I've done some more reading and found additional details concerning William Ebert, the soldier with the 12th Wisconsin Volunteer Infantry who I think may have been my great great grandmother's younger brother. The Regimental History for the 12th includes a fairly detailed account of the Battle of Bald Hill outside of Atlanta on July 21st and 22nd, 1864, and William Ebert is specifically mentioned as one of the ten men from Company D who were wounded in that battle on the 21st. Ten more men from that company were killed that day making it the single bloodiest day in the war for Company D. Two regiments, the 12th Wisconsin and the 16th Wisconsin, attacked the outer perimeter of the rebel defense for the city of Atlanta, gaining for the Union a foothold in the series of trenches that had been dug by rebel defenders on the eastern outskirts of the city. Once ensconced inside the defense works, Sherman's army was able to gradually extend its control of the networked trenches over the next two months until the city fell into Union hands.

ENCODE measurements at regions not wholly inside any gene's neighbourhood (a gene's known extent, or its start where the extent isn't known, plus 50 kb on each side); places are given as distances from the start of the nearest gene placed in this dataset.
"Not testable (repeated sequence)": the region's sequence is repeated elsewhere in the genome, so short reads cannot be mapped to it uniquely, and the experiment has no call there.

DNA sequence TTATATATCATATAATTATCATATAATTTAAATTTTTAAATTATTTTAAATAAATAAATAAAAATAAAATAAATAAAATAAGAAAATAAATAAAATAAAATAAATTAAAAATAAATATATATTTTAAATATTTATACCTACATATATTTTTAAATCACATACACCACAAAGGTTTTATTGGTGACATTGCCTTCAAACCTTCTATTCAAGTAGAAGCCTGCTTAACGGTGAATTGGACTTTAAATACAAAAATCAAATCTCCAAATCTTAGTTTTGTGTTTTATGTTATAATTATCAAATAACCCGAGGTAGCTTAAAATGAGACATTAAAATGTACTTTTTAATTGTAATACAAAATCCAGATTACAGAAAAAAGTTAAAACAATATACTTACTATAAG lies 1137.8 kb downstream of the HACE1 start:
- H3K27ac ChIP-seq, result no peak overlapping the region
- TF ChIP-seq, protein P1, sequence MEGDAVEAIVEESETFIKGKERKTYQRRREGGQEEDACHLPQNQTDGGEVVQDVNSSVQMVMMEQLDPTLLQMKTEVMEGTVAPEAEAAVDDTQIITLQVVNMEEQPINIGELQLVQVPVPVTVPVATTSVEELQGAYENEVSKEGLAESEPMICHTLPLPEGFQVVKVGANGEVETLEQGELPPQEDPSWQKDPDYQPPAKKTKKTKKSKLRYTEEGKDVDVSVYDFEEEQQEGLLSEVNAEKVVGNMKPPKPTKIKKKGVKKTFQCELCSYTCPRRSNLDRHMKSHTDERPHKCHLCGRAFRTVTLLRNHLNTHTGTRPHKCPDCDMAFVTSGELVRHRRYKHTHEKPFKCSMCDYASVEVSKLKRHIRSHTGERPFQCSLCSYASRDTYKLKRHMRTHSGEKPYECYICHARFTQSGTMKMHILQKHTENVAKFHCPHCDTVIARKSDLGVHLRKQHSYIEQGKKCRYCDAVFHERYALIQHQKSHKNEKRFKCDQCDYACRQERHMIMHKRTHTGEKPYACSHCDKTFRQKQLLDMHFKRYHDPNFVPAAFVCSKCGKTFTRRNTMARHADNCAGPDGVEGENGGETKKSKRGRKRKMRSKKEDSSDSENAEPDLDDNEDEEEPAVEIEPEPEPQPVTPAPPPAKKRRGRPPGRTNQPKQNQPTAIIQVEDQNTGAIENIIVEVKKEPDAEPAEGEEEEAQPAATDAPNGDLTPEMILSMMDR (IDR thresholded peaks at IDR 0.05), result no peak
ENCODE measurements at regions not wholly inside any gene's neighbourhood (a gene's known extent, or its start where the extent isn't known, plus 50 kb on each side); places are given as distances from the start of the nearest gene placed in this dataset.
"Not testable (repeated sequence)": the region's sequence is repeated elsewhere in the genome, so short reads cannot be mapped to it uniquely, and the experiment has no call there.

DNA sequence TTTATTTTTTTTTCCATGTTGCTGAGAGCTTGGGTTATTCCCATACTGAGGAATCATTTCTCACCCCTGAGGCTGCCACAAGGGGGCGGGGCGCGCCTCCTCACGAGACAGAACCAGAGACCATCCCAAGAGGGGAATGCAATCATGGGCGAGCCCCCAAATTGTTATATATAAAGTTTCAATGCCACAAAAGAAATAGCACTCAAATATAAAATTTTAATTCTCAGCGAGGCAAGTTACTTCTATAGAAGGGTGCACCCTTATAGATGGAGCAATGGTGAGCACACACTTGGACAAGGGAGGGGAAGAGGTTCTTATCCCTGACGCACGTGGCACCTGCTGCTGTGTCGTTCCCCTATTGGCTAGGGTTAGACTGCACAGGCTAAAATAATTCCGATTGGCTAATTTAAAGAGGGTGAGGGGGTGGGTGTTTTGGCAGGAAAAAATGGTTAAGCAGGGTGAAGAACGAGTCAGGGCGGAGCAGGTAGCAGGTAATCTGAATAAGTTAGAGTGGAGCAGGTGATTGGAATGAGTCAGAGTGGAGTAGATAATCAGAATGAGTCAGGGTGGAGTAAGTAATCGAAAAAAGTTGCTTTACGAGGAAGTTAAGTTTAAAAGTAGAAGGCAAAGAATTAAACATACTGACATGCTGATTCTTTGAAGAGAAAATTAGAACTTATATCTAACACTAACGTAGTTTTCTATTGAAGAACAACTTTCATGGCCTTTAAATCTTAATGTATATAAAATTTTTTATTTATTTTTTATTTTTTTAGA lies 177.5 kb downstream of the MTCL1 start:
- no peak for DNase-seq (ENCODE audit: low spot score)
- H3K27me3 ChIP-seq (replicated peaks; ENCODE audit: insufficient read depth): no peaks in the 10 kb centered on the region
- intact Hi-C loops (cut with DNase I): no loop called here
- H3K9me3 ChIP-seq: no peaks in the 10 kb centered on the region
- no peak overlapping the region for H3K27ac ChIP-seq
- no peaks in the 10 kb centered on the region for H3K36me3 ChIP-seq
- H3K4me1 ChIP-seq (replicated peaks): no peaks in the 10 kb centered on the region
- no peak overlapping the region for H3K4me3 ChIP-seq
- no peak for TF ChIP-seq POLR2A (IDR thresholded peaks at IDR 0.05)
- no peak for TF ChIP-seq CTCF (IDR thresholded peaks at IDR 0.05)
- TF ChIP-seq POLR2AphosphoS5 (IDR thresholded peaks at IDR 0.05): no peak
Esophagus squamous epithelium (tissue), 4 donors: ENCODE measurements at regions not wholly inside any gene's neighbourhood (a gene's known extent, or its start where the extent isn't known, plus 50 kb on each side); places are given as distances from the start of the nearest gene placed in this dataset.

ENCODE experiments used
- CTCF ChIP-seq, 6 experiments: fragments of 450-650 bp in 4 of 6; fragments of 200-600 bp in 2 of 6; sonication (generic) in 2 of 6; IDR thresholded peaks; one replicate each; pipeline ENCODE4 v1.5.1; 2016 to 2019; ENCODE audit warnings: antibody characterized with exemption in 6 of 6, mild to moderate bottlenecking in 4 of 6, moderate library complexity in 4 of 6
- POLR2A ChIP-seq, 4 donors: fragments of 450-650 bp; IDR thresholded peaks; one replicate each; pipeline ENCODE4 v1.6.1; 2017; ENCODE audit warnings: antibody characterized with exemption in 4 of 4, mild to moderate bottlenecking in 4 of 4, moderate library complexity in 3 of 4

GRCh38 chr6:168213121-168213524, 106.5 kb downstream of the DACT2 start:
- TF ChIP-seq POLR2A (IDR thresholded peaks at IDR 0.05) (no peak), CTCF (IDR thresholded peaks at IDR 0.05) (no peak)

The 12th had seen very little combat during its first two years in the war, which were spent mostly in the vicinity of Vicksburg as part of an extended siege and subsequent occupation. The rebels there had preferred surrender to starvation. The 12th was apparently "veteranized" in the spring of 1864 for the Army of the Tennessee's push from Kentucky through Tennessee and Alabama into Georgia and the Carolinas. This meant that a number of soldiers with considerable combat experience whose units had completed their three years of service were able to reenlist and transfer into the 12th Wisconsin, a well-seasoned but not yet combat-hardened outfit, rather than start from scratch with a newly formed regiment consisting mostly of green recruits. The men of the 12th in 1864 were in the last year of their three year enlistment and many were counting the days until they could go home having done their stint. Men in the unit who were willing to reenlist were given furloughs that spring so they could visit their families and help recruit replacements for those who didn't plan to reenlist. One of the soldiers in Company D, Charles Waldo, had been a young newspaper editor for the West Bend Post before the war and had regularly published letters in that paper throughout the first two years of his enlistment. His letters didn't glorify the war by any means, but they did make it clear that for a great many infantrymen the war was perhaps not a grand adventure but certainly something different and a bit more interesting than a life of hard labor on the family farm. His accounts of daily life in the army made it abundantly clear that a thousand men from the next county had spent far more time cleaning their guns than shooting them. So it's not that hard for me to imagine a twenty-year-old younger sibling of one of my ancestors joining up, probably in defiance of his elders, a father pushing around a sixty-year-old German beer gut , and the husbands of his older sisters, who were almost forty and couldn't go because they had kids to raise.